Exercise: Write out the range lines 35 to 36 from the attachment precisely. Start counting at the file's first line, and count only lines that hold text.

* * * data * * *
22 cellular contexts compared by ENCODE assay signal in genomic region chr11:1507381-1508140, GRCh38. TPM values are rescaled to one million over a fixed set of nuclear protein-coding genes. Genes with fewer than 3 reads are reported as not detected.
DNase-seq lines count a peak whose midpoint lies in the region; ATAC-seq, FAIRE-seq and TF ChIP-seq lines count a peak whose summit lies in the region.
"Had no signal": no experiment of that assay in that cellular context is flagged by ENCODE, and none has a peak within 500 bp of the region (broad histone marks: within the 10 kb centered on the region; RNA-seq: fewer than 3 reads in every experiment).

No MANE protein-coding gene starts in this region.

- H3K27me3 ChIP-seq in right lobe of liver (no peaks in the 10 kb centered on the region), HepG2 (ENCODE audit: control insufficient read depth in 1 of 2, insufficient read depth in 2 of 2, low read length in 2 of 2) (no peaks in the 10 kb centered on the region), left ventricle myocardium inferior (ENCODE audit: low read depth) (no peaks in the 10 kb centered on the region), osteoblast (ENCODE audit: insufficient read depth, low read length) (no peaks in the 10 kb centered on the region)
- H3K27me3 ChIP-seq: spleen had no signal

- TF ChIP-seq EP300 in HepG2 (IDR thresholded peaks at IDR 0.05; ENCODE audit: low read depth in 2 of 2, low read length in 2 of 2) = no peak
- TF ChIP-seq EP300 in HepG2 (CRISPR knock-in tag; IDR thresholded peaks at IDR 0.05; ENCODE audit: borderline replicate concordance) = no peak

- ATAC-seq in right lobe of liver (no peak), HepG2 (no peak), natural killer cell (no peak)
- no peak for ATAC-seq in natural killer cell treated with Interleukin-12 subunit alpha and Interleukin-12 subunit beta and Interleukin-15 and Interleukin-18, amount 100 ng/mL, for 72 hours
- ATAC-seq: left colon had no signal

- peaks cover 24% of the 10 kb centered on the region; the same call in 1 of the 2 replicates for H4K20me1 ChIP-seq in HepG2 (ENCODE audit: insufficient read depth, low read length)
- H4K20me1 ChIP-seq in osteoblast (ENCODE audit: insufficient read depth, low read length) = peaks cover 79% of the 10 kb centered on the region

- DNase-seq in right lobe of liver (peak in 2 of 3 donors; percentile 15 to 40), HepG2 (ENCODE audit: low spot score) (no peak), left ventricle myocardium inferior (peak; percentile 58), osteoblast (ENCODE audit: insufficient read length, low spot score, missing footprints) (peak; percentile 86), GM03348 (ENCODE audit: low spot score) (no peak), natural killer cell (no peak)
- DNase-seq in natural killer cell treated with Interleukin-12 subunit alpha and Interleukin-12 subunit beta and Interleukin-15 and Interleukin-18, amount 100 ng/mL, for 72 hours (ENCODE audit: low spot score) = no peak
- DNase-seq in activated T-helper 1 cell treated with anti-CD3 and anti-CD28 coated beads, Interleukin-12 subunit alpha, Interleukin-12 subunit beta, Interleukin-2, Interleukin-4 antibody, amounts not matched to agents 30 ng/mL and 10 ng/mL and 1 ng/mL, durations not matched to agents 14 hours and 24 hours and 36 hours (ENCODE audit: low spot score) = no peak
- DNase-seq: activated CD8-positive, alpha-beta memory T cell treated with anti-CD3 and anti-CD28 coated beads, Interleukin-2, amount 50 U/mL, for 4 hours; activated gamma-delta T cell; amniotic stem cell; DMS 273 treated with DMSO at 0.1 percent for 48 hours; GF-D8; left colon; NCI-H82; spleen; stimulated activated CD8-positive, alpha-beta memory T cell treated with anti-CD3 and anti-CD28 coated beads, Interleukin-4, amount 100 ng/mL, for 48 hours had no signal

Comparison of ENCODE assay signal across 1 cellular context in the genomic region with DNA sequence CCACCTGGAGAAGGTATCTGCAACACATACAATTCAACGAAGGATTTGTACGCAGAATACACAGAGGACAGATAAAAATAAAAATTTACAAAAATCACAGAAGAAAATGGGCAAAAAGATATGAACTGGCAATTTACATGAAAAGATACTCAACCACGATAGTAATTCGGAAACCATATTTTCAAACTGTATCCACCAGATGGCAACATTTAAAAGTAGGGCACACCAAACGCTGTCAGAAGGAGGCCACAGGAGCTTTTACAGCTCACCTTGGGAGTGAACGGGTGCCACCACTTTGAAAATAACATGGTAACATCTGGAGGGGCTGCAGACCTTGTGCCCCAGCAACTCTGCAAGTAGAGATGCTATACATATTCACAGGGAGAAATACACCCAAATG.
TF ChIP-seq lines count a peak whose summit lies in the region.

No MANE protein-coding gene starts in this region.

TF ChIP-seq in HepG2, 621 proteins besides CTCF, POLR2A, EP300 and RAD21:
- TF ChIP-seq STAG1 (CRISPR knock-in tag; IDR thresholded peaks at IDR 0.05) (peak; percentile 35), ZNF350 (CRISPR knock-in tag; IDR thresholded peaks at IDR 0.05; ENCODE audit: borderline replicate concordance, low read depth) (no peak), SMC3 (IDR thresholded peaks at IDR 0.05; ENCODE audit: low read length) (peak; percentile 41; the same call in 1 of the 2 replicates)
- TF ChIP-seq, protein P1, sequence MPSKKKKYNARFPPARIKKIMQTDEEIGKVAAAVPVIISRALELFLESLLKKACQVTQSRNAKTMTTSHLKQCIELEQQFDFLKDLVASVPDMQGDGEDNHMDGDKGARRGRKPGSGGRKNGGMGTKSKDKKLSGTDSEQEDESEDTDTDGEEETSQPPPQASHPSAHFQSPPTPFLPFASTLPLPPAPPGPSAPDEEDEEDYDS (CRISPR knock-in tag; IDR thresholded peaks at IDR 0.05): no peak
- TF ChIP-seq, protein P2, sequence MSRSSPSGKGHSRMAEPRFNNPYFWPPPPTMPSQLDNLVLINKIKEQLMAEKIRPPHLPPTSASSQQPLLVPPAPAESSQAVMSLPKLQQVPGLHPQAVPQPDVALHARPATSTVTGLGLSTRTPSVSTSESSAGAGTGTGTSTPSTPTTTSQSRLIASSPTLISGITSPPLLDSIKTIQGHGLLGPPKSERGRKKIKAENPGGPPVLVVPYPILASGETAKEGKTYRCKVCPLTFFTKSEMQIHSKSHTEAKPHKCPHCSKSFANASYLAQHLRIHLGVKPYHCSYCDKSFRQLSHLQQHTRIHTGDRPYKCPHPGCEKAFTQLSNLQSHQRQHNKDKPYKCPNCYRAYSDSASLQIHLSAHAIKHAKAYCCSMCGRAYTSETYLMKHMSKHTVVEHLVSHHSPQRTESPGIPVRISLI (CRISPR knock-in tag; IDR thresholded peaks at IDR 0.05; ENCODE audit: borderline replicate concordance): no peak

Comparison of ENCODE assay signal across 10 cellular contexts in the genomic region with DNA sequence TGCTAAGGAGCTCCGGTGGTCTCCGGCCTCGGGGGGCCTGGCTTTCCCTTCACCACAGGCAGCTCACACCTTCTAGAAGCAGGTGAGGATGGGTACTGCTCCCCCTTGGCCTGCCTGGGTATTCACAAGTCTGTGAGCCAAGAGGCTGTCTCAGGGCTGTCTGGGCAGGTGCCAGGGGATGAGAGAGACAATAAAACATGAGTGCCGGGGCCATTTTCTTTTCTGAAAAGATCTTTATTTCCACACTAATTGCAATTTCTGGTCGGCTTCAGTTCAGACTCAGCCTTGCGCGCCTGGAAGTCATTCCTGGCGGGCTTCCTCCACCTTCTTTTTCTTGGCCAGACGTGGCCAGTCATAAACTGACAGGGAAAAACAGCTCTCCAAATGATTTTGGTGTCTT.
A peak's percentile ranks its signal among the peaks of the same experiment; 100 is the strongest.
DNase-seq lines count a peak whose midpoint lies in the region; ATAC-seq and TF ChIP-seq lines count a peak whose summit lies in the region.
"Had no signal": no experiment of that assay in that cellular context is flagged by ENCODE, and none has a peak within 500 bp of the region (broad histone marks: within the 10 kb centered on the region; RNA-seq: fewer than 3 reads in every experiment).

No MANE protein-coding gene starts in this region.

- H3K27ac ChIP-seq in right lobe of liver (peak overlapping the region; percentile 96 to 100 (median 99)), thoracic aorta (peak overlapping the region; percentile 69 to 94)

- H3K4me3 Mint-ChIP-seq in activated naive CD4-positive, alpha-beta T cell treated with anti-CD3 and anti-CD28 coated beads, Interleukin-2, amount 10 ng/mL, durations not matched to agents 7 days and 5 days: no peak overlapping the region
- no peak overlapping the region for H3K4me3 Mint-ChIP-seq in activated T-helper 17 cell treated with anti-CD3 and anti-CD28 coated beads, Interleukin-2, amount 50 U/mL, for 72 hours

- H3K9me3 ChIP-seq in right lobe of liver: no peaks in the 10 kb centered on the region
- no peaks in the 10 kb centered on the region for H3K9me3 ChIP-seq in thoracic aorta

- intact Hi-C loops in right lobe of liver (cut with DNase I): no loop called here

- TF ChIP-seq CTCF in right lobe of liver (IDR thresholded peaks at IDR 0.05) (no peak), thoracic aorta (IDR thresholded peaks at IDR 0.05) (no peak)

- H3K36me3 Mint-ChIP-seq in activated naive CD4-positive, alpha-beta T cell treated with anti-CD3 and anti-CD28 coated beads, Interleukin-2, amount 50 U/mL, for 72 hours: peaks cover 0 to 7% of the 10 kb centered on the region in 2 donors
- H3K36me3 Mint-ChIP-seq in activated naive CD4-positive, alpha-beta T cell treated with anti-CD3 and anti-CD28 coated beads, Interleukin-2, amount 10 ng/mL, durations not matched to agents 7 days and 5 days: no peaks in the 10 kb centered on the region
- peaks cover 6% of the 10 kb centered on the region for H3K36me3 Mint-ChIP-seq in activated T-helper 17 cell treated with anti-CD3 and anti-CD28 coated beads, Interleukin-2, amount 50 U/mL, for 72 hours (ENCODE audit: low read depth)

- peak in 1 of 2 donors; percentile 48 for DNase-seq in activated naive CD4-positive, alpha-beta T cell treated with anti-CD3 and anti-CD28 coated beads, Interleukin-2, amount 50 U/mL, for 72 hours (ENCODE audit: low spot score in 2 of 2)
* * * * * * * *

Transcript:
- intact Hi-C loops in right lobe of liver (cut with DNase I): no loop called here

- TF ChIP-seq CTCF in right lobe of liver (IDR thresholded peaks at IDR 0.05) (no peak), thoracic aorta (IDR thresholded peaks at IDR 0.05) (no peak)